While bans against whale hunting have greatly reduced the direct threat fishermen pose to the marine mammals, a new study points to a deadly indirect threat – potential entanglement in fishing...
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To dismember its prey, the mighty Tyrannosaurus rex thrashed its massive head from side to side. T. rex’s smaller cousin, the Allosaurus, was a more dexterous hunter and tugged at prey more like a modern day falcon.
The land and water resources of the US could likely support the growth of enough algae to produce up to 25 billion gallons of algae-based fuel a year, according to a new study from the Department of Energy’s (DOE) Pacific Northwest National Laboratory.
A new study claims earthquakes and volcanoes are responsible for the diverse nature of the ocean’s coral reefs. With this information, scientists are now becoming even more worried about global warming.
With beekeepers around the world still reporting a high rate of colony collapse, a new study from the University of Leeds comes as an encouraging sign for those worried about the level of bee biodiversity.
Approximately nine to five million years ago, a total of 14 crocodile species existed, with at least seven of these occupying the same area at the same time, according to a new study from an international team of researchers.
Surges in cultural innovation in early modern human populations were sparked by rapid climate changes between 80,000 and 40,000 years ago – during what was the Middle Stone Age.
The Wildlife Conservation Society recently released a manual on protecting great apes in Central African forests.
The Natural Sciences and Engineering Research Council of Canada has awarded Paul Myers, a professor in the Department of Earth and Atmospheric Sciences at the University of Alberta, nearly $5 million for his study of deep ocean exchanges of carbon dioxide.
Researchers from the University of Hawaii say they have predicted the abundance and distribution of coral around the island state by using a computer model.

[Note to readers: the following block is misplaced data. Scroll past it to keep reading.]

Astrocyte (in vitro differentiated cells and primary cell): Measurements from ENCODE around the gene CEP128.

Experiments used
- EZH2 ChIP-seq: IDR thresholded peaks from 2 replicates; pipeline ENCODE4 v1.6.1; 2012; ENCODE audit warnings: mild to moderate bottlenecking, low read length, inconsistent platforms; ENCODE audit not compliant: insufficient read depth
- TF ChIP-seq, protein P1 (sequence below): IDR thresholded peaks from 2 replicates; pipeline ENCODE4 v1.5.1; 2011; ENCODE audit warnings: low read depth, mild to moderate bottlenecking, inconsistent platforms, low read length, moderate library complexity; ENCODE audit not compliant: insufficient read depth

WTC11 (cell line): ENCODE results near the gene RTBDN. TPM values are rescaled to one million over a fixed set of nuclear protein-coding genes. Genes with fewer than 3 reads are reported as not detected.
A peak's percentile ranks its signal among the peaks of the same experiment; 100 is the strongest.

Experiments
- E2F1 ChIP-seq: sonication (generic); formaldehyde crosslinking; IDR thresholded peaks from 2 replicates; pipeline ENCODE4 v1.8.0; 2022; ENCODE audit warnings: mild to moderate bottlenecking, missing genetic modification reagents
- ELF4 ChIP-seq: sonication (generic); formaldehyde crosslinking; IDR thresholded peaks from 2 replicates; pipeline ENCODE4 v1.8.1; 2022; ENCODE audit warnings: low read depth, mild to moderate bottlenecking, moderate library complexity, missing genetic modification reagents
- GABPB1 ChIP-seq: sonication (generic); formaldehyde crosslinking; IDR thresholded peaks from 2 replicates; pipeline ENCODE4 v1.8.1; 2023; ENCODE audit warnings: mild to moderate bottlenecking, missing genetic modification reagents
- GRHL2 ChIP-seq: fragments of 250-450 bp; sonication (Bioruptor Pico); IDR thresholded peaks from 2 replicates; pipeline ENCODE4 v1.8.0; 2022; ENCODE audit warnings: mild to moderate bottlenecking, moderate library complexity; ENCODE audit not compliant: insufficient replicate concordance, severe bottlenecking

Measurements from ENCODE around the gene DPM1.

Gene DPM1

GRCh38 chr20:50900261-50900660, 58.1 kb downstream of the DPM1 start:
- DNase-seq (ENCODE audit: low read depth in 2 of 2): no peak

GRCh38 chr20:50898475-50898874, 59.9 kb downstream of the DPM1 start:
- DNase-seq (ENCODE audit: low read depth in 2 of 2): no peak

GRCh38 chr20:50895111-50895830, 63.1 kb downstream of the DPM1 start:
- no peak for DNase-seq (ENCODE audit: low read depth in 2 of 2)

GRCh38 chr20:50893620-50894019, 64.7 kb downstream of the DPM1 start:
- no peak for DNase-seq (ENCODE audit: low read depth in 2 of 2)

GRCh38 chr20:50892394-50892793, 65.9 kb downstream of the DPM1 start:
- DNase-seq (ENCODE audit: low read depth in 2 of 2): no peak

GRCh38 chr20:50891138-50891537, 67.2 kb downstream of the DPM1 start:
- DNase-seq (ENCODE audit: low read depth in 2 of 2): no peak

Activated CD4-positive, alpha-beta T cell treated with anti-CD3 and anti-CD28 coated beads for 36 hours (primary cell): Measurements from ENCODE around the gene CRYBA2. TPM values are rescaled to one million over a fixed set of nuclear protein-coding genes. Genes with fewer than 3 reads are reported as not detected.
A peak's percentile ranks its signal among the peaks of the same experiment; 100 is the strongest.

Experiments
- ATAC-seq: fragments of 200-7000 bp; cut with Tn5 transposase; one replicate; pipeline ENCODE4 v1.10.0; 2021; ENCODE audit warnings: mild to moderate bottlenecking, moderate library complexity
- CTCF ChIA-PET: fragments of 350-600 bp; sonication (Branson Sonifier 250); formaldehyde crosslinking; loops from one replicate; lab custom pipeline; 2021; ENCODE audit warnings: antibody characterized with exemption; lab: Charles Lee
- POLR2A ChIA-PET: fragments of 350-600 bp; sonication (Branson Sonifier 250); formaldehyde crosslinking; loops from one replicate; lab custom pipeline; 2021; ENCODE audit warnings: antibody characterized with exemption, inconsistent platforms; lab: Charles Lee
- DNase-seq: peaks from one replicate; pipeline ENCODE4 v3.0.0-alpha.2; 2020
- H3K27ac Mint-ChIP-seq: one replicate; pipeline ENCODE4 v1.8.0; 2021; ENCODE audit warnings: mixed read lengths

Daily weather forecast and wrap-up provided by redOrbit meteorologist Joshua Kelly.
Is “practice makes perfect” an age-old adage to live by or just thinking inside-the-box? According to a professor, endless hours spent trying to perfect a skill could be a waste of time.
We humans have often blamed ourselves for the extinction of the woolly mammoth, but a new study from a large team of international researchers has found evidence of a large meteorite breaking apart in the atmosphere about 13,000 years ago.
Based on experiments with Mexican salamanders, researchers have found that elements of a salamander’s immune system called macrophages play a key role in enabling the regenerative process.
The Solar Impulse team of Bertrand Piccard and Andre Borschberg is preparing for the second leg of the Across America 2013 tour, which will see the zero-fuel HB-SIA airplane fly from Phoenix, Arizona to Dallas, Texas.
New research from the University of Arizona shows that bilingual individuals switch between two different ‘sound systems’ in their brain when alternating between languages.
While recognized in the scientific world for his contributions to the modern alternating current (AC) system of power delivery, Nikola Tesla is also highly regarded as a scientific showman – performing many electrical demonstrations in front of a live audience.
A new study led by the University of Bristol’s Stephan Lautenschlager, a postgraduate Geology researcher, has demonstrated how the brain and inner ear developed rapidly in young dinosaurs.
The Amazon rainforest is known as the lungs of the planet because it inhales carbon dioxide and exudes oxygen into the atmosphere. The plants of the forest use the carbon dioxide to promote leafy growth, which eventually falls to the ground and decomposes or washes away by the region’s plentiful rainfall.
A new study led by the University of Southampton, however, now shows that they have the potential to use echolocation, similar to that of bats and dolphins, to determine the location of an object.
Researchers have been aware of slow earthquakes for only the past decade, but little has been understood about them. However, new tools may help explain what triggers these quakes.
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- The act or method of catching turtles; the business of a turtler.
- Any slow progression or build-up.
- in gaming, a defensive strategy of avoiding conflict, usually in a fixed position.
- Leo Tolstoy (1828 -1910)